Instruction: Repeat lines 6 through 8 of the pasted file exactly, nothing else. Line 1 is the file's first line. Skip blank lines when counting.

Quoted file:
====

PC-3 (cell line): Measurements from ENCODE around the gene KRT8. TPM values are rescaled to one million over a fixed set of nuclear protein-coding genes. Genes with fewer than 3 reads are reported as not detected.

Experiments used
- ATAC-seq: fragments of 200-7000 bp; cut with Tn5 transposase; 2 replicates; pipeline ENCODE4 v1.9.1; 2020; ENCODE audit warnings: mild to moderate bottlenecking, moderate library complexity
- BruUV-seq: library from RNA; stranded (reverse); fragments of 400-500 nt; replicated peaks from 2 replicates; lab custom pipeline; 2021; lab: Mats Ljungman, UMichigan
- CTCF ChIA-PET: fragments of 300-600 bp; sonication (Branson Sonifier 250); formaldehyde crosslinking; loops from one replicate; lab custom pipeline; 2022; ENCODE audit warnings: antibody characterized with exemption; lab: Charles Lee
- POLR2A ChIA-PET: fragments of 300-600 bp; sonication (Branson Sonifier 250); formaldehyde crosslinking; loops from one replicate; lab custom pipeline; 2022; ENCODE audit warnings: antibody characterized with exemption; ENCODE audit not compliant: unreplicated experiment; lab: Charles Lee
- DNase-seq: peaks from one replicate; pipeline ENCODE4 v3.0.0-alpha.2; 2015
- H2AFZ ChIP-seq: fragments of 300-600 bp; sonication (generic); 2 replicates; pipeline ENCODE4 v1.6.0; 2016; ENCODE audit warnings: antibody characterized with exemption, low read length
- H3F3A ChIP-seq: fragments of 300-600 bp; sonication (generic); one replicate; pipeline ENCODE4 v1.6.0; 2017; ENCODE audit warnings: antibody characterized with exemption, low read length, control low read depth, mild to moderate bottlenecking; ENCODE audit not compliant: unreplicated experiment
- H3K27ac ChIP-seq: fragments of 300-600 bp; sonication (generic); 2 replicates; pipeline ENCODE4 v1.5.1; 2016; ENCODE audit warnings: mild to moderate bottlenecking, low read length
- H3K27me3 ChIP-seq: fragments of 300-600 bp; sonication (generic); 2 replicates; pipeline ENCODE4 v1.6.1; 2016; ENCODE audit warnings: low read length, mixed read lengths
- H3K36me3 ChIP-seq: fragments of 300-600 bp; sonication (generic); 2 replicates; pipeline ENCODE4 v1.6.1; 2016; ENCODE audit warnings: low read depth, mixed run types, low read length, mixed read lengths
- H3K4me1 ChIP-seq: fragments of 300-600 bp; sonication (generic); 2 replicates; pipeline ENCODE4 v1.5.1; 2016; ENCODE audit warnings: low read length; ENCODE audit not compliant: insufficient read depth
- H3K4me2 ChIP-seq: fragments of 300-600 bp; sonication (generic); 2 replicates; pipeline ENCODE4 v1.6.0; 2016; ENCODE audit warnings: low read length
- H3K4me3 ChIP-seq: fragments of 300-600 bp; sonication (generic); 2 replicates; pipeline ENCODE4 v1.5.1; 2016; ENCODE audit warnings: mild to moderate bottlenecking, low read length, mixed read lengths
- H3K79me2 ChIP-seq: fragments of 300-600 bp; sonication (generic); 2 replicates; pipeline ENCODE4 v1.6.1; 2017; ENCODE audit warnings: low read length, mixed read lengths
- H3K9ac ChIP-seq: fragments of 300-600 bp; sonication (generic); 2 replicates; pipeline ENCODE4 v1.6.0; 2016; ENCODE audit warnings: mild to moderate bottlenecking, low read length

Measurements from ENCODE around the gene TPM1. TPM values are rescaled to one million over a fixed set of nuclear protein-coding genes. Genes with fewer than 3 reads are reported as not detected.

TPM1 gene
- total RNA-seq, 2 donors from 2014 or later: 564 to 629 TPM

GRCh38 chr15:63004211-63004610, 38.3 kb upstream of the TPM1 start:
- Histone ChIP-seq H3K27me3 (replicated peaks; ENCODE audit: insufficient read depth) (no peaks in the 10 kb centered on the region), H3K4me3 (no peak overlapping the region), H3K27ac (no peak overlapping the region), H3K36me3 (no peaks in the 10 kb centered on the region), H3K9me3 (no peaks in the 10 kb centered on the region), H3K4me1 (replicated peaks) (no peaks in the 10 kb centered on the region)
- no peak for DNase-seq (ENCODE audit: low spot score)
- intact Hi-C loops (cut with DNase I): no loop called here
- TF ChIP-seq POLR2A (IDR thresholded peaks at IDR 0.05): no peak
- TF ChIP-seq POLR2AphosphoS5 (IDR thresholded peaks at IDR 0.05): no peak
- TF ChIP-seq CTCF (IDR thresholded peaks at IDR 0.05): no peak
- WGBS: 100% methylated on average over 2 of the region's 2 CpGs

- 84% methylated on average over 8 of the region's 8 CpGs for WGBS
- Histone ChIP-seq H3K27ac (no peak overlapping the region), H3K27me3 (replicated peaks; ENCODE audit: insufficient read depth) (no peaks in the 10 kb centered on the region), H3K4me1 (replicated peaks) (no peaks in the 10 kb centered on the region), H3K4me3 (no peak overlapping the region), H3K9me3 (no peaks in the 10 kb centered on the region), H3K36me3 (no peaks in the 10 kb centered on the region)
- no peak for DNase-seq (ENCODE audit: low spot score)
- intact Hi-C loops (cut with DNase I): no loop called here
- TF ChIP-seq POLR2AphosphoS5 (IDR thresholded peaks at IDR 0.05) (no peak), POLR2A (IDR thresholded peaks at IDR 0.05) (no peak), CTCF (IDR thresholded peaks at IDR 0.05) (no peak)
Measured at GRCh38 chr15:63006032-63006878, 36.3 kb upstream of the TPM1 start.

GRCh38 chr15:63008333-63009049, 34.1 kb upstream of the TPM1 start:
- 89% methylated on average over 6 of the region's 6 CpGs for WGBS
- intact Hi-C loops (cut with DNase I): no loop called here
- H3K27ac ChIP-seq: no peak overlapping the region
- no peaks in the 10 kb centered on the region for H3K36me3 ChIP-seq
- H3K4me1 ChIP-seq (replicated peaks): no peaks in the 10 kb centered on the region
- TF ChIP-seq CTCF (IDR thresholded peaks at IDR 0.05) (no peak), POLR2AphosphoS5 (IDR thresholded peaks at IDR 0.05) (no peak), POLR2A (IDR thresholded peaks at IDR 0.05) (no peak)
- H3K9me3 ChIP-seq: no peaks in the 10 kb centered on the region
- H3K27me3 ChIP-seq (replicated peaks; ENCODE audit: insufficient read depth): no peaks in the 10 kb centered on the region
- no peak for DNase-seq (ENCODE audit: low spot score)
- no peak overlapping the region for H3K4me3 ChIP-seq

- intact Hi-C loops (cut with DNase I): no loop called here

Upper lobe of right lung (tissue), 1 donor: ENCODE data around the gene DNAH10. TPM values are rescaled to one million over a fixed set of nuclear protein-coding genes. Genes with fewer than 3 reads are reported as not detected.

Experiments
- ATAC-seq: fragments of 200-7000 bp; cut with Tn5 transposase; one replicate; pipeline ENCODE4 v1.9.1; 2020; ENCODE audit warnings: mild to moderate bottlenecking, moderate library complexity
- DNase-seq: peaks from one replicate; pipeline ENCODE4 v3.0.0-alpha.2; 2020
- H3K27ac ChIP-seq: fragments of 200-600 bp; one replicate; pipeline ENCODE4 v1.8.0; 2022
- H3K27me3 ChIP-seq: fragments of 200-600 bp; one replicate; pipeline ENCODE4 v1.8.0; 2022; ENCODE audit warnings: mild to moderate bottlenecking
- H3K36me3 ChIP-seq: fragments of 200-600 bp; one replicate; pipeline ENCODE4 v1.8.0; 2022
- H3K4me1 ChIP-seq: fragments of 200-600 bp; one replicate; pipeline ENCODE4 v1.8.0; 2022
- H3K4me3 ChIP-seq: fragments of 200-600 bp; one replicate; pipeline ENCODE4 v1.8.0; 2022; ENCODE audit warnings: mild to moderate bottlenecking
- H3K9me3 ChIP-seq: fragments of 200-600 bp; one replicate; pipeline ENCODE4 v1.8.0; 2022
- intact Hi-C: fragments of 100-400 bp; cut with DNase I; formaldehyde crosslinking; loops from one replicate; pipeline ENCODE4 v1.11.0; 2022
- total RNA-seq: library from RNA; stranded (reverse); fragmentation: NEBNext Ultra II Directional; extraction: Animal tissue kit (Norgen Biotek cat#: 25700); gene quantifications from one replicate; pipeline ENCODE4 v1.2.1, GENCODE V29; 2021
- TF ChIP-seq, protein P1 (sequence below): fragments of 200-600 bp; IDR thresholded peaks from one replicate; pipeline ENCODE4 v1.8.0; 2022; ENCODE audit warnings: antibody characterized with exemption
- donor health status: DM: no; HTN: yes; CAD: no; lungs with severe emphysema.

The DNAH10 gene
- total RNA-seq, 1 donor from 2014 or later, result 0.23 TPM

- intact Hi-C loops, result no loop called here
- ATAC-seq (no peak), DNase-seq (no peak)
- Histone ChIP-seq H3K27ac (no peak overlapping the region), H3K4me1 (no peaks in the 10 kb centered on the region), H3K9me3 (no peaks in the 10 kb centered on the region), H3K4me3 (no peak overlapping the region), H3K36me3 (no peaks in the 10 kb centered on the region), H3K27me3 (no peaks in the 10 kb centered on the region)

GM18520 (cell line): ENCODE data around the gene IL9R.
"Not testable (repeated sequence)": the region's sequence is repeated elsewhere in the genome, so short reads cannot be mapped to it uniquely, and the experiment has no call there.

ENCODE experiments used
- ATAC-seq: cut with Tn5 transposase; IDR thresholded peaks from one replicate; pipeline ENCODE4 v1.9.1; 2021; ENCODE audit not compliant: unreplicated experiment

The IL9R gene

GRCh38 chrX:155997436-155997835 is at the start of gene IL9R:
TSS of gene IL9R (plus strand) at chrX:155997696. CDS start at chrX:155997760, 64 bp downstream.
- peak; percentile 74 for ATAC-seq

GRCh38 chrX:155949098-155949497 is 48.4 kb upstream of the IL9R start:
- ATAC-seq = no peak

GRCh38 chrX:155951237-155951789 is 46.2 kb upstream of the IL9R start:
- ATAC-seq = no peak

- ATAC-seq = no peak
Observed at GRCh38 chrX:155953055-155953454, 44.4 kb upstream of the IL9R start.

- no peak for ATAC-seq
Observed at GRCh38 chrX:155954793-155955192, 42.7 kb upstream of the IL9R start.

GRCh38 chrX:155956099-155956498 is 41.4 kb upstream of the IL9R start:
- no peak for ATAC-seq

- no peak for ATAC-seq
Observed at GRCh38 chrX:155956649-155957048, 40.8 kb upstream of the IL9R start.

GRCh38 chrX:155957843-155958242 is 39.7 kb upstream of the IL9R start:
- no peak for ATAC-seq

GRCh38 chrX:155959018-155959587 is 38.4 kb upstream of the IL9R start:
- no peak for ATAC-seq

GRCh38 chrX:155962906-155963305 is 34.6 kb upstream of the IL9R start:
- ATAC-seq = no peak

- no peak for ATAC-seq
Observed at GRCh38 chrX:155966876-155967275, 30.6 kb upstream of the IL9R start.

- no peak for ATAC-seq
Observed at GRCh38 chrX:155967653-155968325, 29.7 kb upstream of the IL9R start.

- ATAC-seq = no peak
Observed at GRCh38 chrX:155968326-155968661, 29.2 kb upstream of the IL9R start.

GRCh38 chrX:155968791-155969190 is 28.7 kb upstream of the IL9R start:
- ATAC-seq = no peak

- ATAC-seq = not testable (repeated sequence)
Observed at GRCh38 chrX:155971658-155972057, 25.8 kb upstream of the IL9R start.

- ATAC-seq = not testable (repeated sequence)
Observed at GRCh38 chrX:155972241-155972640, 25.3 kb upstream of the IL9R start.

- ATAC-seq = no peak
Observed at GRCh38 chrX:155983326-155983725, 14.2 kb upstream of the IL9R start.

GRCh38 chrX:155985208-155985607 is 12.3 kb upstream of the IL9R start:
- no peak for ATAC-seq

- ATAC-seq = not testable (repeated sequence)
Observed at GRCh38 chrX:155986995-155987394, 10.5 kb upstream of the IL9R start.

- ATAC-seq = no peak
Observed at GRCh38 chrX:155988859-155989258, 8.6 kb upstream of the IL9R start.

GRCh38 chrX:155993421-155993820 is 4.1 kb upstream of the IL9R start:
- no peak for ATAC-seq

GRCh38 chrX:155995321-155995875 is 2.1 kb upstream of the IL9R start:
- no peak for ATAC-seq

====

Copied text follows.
- POLR2A ChIA-PET: fragments of 300-600 bp; sonication (Branson Sonifier 250); formaldehyde crosslinking; loops from one replicate; lab custom pipeline; 2022; ENCODE audit warnings: antibody characterized with exemption; ENCODE audit not compliant: unreplicated experiment; lab: Charles Lee
- DNase-seq: peaks from one replicate; pipeline ENCODE4 v3.0.0-alpha.2; 2015
- H2AFZ ChIP-seq: fragments of 300-600 bp; sonication (generic); 2 replicates; pipeline ENCODE4 v1.6.0; 2016; ENCODE audit warnings: antibody characterized with exemption, low read length